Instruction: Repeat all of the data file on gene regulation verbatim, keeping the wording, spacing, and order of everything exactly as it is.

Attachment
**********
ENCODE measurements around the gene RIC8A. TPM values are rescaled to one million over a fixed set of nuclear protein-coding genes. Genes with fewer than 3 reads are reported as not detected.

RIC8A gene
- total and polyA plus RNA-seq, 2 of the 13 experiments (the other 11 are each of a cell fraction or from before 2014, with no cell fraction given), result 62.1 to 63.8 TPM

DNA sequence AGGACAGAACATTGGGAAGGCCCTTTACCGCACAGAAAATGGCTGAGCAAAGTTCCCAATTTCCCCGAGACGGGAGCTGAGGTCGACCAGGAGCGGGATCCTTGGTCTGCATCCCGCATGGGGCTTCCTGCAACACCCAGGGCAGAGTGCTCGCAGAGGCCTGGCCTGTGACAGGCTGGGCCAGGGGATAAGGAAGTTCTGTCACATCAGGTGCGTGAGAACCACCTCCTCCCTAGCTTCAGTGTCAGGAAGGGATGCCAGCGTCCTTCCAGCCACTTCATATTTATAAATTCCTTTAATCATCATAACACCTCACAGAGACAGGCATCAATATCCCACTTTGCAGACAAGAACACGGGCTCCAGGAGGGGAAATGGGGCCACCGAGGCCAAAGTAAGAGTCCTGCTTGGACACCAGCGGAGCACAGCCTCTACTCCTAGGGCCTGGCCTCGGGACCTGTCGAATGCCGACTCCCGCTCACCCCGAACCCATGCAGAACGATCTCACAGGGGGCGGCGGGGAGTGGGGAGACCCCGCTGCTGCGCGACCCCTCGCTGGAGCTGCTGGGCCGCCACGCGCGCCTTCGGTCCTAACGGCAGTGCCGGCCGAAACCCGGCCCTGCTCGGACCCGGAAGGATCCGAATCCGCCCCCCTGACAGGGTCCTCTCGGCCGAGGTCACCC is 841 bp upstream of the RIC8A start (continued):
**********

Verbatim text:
ENCODE measurements around the gene RIC8A. TPM values are rescaled to one million over a fixed set of nuclear protein-coding genes. Genes with fewer than 3 reads are reported as not detected.

RIC8A gene
- total and polyA plus RNA-seq, 2 of the 13 experiments (the other 11 are each of a cell fraction or from before 2014, with no cell fraction given), result 62.1 to 63.8 TPM

DNA sequence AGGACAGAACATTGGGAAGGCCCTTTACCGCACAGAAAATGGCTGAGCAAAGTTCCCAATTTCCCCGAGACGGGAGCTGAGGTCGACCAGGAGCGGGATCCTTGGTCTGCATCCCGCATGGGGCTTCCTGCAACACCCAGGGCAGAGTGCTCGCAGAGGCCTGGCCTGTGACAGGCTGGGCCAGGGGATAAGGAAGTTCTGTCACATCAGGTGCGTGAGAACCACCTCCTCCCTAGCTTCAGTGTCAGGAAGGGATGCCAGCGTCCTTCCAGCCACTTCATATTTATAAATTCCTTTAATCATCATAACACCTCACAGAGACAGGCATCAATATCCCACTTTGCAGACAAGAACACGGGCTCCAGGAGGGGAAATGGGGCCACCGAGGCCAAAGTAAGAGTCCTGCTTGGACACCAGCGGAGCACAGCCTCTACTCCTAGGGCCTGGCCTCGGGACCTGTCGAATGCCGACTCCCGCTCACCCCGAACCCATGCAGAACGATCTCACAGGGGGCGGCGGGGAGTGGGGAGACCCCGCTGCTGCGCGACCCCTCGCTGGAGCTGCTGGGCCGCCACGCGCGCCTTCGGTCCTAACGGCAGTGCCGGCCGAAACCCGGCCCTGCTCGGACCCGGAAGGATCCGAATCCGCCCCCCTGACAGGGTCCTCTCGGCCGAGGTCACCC is 841 bp upstream of the RIC8A start (continued):